Resolutions: what is a valid amendment to be voted on?

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Some confusion at our latest  Council meeting. A proposal was made, and seconded, to accept a Planning Application. No debate had taken place at that time. Opponents to this immediately proposed what appeared to be the exact opposite. The second proposal was allowed and voted on. The chair then  ruled that we did not need to vote on the primary proposal as it was a direct negative. 

However Councillors have complained that the Chair acted incorrectly: the secondary proposal was invalid as it should have represented an amendment to the first and shown to be in basic agreement. The two (primary and amendment) should then have been voted on separately. The arguments continue.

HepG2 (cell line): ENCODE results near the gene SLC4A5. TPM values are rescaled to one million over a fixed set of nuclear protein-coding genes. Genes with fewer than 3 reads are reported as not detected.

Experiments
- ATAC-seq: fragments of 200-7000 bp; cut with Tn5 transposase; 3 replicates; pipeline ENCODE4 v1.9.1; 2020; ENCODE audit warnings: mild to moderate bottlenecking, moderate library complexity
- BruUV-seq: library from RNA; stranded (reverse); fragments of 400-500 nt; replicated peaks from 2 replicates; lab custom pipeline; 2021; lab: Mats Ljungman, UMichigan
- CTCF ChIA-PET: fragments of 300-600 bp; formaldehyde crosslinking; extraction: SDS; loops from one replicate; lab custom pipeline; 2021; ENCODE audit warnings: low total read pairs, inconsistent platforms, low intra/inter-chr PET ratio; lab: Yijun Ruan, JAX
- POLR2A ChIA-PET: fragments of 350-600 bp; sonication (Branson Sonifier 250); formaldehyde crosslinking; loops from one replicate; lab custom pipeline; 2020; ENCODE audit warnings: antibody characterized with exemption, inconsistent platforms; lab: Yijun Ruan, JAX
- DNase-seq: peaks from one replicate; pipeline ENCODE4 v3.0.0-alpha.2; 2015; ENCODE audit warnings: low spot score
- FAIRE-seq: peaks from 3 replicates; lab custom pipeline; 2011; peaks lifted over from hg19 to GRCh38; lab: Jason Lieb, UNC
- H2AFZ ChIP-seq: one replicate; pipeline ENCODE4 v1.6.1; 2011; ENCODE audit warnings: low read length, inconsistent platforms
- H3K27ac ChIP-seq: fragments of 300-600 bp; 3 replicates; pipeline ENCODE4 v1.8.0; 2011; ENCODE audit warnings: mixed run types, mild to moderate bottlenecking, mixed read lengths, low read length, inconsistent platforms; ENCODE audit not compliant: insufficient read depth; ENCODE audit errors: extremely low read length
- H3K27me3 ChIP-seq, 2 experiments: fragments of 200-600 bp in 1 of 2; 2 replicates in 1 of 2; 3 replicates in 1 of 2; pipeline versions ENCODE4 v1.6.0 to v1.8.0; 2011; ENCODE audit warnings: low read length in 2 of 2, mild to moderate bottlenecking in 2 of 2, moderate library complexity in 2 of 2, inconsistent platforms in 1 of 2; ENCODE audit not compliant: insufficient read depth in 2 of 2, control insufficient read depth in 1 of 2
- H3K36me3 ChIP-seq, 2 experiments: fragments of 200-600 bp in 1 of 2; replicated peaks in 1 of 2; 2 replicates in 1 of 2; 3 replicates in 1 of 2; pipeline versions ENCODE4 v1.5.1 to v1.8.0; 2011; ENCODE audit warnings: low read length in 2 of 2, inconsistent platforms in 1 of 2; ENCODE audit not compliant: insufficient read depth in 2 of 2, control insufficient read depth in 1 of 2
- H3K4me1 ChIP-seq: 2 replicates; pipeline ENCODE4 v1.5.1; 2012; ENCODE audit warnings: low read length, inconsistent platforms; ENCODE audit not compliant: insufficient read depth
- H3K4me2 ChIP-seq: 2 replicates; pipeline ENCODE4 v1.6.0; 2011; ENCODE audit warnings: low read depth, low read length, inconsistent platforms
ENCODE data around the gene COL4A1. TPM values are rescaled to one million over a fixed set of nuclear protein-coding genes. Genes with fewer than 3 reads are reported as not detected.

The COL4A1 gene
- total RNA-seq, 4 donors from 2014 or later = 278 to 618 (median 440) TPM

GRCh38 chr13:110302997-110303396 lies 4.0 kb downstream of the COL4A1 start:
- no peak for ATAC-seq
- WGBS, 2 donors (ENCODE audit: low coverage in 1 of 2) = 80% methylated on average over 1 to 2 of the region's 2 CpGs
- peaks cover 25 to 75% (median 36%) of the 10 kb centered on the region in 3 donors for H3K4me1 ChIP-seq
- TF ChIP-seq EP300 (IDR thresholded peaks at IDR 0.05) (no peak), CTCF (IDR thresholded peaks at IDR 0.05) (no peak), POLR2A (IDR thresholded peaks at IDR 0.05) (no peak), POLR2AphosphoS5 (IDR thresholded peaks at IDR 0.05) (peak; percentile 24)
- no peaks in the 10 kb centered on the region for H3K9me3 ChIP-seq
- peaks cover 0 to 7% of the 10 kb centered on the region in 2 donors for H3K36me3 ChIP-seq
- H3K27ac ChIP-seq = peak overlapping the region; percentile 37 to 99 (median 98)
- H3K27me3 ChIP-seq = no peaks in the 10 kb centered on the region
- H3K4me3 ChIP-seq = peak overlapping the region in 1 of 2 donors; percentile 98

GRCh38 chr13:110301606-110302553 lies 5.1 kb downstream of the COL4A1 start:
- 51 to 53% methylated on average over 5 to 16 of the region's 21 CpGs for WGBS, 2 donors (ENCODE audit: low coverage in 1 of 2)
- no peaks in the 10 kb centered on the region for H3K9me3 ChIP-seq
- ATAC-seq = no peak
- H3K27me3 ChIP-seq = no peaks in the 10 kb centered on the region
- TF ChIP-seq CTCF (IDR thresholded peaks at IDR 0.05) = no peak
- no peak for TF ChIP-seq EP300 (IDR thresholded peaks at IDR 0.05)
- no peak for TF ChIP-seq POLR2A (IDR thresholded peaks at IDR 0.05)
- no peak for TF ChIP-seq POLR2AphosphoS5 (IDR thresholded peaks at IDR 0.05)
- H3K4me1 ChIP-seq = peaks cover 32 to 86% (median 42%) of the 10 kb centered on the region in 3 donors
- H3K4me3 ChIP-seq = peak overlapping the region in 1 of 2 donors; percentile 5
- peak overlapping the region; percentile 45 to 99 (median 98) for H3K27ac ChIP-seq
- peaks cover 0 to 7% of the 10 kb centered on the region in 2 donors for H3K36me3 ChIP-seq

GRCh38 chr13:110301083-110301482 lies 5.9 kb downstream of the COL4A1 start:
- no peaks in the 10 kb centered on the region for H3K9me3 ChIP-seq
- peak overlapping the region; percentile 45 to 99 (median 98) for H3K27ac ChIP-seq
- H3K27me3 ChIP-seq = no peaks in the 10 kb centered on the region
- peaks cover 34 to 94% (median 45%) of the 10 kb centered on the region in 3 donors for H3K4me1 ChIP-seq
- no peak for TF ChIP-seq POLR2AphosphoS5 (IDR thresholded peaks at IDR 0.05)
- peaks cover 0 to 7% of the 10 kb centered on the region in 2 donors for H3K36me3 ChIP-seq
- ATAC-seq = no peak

Could someone advise please? 

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What do your standing orders say? I would certainly expect that a resolution, properly put forward and seconded, should be dealt with (including amendments if proposed) before another resolution is proposed and voted on.
answered by (1.6k points)
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Thanks for your comment. In the event the negative of the Resolution was voted on before the Proposer and Seconder had been able to speak.  Now the issue is: as Standing Orders specifically says that the negative of the Primary resolution is not a valid amendment (quite rightly): is the vote that was carried (8 for, 8 against with the Chair casing vote) valid? I suspect there is nothing that can be done about it. The argument is that the same result would have happened. I am not so sure.

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